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August Abbott, CAS
August Abbott, CAS, Certified Avian Specialist
Category: Bird
Satisfied Customers: 7608
Experience:  Cert. Avian Specialist; Int. Assoc.Animal Behavior Consult; Pet Ind. Joint Advisory Council; author
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My Cockatiel has broken its leg and was amputated by the Vet.

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My Cockatiel has broken it's leg and was amputated by the Vet.
Is there a way of supporting the leg with an artificial leg, it is finding very difficult to walk.
Oh my! I'm so sorry about Pogo's leg and how stressful this must have been for you.

Whether or not an artificial leg is appropriate should be addressed by the vet who did the surgery; however, for the most part artificial legs aren't provided for birds

Why? Because birds are remarkable, absolutely incredible creatures that adapt to the most challenging situations you can imagine.

Remember, these are the evolutionary survivors of a mass extinction. Every bird you see was once a type of dinosaur!

This isn't to say that certain accomodations shouldn't be made. You might want to provide some rope perches and keep to soft wood rather than use harder perches

Also, choose perches that are wider than you'd usually use for a 'tiel. Pogo will figure out ways to rest, probably by leaning on his 'stub' in order to rest the remaining leg

--- You can also consider some platforms in his cage and play area. Made from soft wood like pine or 'white wood' rather than the more typical metal grate like platforms.

In any case, ask your vet about accomodations for Pogo and ideas they might have.

I respect and admire you for making such a difficult choice for your dear companion

Customer: replied 4 years ago.



I spoke to my vet, i did not get any clear response on artificial leg support. he is not sure.


Could you please tell me, is there such thing exists for birds, any case studies...


I need to do something for my Pogo.




-- For one leg, it's extremely unusual for this to be done. Having a foreign object attached to his body is more likely to cause more stress and aggravation than anything else.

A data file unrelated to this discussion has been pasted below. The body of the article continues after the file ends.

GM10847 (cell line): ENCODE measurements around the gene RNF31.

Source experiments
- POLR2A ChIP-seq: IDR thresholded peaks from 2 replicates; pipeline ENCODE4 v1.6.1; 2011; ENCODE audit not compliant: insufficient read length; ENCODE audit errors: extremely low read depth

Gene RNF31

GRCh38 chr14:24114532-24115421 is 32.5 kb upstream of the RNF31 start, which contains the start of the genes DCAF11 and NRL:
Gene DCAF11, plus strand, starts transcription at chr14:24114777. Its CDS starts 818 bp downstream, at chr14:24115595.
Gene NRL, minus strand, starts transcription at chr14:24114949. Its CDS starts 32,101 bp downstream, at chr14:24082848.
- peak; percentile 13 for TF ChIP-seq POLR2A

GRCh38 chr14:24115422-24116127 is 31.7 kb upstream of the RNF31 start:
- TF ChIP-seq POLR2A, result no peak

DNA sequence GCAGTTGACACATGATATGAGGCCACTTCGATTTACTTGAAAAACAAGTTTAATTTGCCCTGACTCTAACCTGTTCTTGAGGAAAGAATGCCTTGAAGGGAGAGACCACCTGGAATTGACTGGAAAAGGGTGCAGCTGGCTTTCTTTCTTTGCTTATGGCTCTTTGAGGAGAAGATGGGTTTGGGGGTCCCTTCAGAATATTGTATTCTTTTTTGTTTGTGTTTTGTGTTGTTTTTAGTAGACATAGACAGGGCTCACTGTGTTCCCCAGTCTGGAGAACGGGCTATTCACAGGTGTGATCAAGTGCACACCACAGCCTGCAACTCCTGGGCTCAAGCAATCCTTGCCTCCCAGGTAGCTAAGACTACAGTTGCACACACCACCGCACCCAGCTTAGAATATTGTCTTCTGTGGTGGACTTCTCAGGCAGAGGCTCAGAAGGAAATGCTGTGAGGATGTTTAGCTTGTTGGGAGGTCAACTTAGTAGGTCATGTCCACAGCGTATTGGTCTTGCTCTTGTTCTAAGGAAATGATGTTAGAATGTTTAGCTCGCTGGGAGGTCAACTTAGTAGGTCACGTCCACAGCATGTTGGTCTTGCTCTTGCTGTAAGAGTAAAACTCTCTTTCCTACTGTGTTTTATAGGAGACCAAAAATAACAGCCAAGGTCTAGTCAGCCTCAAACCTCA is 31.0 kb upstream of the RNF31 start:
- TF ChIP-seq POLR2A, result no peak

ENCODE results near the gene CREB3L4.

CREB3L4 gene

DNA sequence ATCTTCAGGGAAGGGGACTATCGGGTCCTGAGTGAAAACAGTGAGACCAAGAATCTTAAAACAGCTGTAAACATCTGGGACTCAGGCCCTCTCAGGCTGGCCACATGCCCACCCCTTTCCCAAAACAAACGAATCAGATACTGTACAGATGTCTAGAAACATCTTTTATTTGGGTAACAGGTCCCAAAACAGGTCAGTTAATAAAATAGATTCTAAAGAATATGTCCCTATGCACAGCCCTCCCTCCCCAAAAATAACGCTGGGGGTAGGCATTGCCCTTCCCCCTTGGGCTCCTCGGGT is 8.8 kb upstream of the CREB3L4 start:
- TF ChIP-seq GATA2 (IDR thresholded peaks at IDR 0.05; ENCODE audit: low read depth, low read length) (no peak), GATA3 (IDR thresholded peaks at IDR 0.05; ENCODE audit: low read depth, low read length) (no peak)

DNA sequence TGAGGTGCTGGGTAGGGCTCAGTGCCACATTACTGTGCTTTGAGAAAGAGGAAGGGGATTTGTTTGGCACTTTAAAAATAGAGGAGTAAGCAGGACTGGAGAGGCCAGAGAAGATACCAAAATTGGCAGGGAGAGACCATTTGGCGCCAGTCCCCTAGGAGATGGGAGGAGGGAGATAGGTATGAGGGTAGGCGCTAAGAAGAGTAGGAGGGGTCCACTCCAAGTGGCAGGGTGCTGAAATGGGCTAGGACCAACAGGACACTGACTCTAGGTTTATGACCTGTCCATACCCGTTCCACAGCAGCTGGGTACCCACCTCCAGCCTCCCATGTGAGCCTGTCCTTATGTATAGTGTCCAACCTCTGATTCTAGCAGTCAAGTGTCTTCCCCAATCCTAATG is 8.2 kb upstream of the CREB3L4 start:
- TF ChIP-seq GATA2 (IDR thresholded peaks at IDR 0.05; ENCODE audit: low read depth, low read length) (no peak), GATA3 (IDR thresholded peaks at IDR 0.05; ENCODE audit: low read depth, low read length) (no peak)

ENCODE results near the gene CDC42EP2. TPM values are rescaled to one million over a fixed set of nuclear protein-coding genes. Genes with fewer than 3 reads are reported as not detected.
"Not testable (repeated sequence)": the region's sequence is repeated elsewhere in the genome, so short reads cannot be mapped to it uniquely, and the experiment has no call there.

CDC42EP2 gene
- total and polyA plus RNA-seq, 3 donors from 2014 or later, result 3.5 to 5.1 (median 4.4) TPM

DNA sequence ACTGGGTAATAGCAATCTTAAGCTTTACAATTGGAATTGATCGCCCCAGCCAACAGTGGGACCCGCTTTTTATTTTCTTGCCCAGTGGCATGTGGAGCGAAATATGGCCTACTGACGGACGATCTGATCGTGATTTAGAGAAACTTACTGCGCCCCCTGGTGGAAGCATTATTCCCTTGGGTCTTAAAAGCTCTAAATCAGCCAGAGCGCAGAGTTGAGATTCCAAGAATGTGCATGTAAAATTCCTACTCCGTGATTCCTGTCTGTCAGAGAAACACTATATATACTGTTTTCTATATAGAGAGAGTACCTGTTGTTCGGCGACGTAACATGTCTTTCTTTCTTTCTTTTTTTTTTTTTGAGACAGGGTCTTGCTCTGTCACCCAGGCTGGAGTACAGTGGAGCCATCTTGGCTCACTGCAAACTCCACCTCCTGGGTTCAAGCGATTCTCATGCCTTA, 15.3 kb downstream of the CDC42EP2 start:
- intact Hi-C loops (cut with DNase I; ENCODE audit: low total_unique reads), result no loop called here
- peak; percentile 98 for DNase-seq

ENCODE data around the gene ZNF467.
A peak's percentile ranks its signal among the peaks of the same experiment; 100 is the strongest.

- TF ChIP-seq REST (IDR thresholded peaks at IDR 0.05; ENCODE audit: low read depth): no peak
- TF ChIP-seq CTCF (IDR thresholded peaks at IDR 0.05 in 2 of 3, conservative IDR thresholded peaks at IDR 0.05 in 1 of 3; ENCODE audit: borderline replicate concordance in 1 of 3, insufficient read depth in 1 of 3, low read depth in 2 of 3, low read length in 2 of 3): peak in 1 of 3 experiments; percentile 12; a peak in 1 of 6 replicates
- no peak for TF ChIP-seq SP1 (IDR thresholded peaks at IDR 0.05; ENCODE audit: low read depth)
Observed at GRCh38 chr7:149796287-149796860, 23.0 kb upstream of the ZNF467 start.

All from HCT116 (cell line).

If you take notice of the wild starlings, pigeons, sparrows and other common birds you'll notice a great deal of missing legs and feet. Wildlife has it pretty rough - and yet there they are, thriving despite missing what we humans think are necessary parts.

So I can't say that artificial limbs are "never" done. It's just that it's rarely done.

You can see where a double replacement was done here:

and the name of the doctor who did it


I'd like you to review this info on an African Grey who had a single leg replaced with an artificial one and how it turned out for the bird


So, is it done? It can be done, yes. Should it be done? It would depend on the type of bird more than anything else. In Pogo's case, I would not do it. I would adjust his environment and support him as he relearns functioning with a disability


Right now I am working with a totally blind macaw. He's also badly crippled in one leg and to top it all off he has a bad, permanent beak injury. All of this at the hands of the worst humans a bird could be victim of.

By giving him alternative ways to be 'normal', he is re learning how to be a bird. Just one without sight, without the ability to crack nuts and that needs extra wide perches for sitting because his right leg is 'frozen' at the knee joint.

I'll stand by you with Pogo however much you need. I believe in you and I have no doubt you'll help him be 'normal' in a new way

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